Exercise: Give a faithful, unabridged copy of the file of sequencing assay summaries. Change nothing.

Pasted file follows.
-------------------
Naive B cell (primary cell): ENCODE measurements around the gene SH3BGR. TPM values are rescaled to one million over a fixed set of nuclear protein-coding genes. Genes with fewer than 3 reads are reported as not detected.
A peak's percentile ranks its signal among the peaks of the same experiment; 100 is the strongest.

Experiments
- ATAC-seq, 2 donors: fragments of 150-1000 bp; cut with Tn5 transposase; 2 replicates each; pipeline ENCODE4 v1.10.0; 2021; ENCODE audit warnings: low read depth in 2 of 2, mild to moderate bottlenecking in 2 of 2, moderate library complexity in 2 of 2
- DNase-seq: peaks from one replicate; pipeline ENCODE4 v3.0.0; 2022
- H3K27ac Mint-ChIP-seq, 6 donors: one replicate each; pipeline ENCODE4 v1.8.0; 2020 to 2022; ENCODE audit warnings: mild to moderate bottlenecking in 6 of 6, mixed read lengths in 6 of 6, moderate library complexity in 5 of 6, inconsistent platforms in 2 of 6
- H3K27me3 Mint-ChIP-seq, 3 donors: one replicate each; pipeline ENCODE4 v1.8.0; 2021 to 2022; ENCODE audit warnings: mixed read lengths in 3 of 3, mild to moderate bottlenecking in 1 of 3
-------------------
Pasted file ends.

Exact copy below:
Naive B cell (primary cell): ENCODE measurements around the gene SH3BGR. TPM values are rescaled to one million over a fixed set of nuclear protein-coding genes. Genes with fewer than 3 reads are reported as not detected.
A peak's percentile ranks its signal among the peaks of the same experiment; 100 is the strongest.

Experiments
- ATAC-seq, 2 donors: fragments of 150-1000 bp; cut with Tn5 transposase; 2 replicates each; pipeline ENCODE4 v1.10.0; 2021; ENCODE audit warnings: low read depth in 2 of 2, mild to moderate bottlenecking in 2 of 2, moderate library complexity in 2 of 2
- DNase-seq: peaks from one replicate; pipeline ENCODE4 v3.0.0; 2022
- H3K27ac Mint-ChIP-seq, 6 donors: one replicate each; pipeline ENCODE4 v1.8.0; 2020 to 2022; ENCODE audit warnings: mild to moderate bottlenecking in 6 of 6, mixed read lengths in 6 of 6, moderate library complexity in 5 of 6, inconsistent platforms in 2 of 6
- H3K27me3 Mint-ChIP-seq, 3 donors: one replicate each; pipeline ENCODE4 v1.8.0; 2021 to 2022; ENCODE audit warnings: mixed read lengths in 3 of 3, mild to moderate bottlenecking in 1 of 3